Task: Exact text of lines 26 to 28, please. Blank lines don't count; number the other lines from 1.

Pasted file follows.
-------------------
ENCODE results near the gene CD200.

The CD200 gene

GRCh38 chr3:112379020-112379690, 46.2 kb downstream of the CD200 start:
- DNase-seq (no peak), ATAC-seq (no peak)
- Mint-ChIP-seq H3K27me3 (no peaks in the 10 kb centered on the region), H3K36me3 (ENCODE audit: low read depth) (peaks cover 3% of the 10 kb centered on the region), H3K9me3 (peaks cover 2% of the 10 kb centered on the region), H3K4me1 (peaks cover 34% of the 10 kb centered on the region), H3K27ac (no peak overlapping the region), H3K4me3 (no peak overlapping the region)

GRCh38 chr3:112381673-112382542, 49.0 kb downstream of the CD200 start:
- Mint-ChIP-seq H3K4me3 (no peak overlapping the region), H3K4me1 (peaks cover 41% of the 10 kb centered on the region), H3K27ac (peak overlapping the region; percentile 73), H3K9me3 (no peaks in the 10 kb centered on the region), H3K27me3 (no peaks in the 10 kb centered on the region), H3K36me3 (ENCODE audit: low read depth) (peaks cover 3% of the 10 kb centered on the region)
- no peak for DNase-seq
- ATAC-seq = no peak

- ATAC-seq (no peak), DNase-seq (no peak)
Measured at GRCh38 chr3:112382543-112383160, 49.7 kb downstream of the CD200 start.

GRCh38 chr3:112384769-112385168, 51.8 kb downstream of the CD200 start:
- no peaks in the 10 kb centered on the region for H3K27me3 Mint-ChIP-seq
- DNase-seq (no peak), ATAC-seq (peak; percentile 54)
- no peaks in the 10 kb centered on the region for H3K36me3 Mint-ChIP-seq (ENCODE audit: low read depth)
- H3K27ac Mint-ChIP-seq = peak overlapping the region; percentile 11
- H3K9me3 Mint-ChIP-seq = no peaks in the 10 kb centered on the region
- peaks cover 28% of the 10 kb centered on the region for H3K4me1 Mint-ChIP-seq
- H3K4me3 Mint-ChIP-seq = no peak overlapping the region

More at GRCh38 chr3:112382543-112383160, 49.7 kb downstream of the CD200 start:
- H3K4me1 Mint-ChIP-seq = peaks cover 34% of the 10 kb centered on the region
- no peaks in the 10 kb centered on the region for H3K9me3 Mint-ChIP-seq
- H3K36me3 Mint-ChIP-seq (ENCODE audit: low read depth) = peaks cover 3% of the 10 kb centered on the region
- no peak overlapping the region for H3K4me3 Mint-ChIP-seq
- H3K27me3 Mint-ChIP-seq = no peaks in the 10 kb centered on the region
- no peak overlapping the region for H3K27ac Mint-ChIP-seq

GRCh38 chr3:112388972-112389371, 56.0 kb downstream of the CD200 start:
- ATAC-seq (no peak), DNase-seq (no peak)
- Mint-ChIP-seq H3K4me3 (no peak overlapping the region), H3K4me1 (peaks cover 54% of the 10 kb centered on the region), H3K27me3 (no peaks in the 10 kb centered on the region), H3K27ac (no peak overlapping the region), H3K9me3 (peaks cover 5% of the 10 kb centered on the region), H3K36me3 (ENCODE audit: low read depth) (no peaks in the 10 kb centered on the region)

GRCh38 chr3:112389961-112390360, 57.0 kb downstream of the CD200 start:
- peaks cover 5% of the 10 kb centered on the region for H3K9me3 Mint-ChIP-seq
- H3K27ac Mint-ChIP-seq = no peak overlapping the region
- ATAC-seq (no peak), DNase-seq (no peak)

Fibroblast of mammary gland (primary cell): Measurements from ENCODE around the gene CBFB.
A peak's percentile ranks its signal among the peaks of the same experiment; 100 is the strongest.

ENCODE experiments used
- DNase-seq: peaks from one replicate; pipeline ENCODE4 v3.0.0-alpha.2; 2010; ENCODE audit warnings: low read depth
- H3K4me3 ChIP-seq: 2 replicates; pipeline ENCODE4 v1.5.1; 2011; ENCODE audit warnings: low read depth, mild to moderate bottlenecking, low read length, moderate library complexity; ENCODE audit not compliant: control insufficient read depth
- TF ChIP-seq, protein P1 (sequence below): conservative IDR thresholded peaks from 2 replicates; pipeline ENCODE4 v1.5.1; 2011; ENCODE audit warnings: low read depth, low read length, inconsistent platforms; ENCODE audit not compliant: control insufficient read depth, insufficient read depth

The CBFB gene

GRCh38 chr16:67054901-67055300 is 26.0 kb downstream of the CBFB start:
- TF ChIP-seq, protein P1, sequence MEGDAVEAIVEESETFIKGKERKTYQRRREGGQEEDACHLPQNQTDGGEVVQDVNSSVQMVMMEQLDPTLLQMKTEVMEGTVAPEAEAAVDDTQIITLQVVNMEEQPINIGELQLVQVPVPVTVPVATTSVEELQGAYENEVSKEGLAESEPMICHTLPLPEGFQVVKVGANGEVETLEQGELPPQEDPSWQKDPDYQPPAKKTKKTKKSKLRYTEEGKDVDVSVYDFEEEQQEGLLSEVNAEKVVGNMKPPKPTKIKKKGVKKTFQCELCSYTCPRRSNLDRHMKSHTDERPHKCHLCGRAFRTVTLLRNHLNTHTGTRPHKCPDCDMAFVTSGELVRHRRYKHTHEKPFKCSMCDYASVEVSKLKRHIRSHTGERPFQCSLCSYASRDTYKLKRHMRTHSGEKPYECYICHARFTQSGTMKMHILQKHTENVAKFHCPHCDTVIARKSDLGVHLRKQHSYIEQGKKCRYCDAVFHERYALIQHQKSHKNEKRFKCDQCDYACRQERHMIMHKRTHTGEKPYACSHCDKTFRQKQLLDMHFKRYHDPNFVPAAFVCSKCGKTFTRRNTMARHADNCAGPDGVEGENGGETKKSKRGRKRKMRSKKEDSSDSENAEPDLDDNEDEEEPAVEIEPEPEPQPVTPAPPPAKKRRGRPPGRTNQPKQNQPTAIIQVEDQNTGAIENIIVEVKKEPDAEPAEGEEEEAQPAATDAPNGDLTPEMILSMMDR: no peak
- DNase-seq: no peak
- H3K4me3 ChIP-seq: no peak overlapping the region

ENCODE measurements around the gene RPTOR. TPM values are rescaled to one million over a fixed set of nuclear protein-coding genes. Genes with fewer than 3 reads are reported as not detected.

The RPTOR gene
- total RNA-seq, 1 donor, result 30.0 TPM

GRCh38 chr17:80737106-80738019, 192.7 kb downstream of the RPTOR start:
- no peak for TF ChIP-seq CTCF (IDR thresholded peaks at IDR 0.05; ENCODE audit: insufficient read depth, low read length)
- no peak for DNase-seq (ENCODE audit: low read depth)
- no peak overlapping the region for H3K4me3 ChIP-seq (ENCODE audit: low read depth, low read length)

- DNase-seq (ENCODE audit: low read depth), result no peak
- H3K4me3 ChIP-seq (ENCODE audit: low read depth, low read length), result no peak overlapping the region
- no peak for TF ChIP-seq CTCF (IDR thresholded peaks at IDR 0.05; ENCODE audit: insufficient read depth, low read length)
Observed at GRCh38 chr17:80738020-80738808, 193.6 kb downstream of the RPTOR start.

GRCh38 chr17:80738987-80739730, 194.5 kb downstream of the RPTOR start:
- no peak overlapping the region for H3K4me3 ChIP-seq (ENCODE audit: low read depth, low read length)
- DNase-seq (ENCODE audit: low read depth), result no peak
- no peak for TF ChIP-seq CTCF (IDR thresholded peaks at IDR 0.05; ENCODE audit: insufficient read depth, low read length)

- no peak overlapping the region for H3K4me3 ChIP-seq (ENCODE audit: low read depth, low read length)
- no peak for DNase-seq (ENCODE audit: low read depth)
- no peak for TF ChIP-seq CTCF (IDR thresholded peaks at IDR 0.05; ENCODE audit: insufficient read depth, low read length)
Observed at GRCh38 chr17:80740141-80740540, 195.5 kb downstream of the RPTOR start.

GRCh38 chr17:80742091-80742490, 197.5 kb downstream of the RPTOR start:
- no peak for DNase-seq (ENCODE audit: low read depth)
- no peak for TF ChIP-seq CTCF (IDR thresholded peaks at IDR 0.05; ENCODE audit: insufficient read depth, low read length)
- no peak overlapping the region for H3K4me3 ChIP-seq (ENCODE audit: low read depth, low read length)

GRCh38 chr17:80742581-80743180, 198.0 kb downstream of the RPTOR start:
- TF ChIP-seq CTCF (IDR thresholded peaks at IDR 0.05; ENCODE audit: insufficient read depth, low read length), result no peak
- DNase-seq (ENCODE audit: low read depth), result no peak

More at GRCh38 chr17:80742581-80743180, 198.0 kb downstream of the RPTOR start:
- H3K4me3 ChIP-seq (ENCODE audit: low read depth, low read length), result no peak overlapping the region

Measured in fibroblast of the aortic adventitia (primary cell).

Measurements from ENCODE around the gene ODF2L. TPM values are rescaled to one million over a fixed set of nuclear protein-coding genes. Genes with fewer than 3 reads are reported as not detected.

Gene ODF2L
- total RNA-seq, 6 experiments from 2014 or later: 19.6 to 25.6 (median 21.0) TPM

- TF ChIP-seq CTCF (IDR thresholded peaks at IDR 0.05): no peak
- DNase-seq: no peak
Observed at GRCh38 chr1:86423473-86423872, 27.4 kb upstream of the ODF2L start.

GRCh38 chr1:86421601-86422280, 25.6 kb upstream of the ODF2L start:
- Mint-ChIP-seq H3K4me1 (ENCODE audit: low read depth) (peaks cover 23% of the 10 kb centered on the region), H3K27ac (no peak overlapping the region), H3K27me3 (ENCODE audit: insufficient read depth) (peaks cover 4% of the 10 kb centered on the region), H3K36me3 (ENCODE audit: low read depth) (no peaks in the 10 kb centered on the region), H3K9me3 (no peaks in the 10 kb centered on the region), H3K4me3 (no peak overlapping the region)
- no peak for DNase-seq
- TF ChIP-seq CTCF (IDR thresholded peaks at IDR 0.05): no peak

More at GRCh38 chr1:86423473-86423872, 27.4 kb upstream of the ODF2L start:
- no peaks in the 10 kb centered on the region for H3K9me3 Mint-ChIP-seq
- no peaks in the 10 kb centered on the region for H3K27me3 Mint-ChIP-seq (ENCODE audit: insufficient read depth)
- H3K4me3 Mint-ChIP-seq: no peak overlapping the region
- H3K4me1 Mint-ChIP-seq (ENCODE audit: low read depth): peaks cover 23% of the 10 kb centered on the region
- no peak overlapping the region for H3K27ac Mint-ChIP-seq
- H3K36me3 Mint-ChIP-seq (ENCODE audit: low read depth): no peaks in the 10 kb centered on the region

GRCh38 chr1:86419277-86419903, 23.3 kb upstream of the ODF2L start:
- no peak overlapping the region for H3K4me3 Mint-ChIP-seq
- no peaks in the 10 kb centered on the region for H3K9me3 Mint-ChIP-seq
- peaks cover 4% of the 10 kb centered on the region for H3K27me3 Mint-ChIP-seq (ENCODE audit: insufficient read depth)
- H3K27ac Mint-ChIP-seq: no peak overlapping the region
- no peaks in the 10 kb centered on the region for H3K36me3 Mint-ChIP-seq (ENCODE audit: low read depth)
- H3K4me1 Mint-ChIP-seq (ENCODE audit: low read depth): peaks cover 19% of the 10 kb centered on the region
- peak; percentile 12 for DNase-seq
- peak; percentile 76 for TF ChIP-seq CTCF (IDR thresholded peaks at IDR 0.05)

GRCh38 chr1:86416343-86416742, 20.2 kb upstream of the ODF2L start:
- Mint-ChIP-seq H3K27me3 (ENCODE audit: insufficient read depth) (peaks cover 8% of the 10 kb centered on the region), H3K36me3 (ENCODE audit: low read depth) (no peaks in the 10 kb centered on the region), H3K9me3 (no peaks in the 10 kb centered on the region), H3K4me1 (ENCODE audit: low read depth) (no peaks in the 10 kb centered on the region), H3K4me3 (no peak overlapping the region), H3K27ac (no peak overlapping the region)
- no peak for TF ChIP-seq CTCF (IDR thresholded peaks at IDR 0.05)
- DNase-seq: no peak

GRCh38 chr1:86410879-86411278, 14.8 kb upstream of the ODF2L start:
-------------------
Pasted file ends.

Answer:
- no peak overlapping the region for H3K27ac Mint-ChIP-seq

GRCh38 chr3:112388972-112389371, 56.0 kb downstream of the CD200 start:
- ATAC-seq (no peak), DNase-seq (no peak)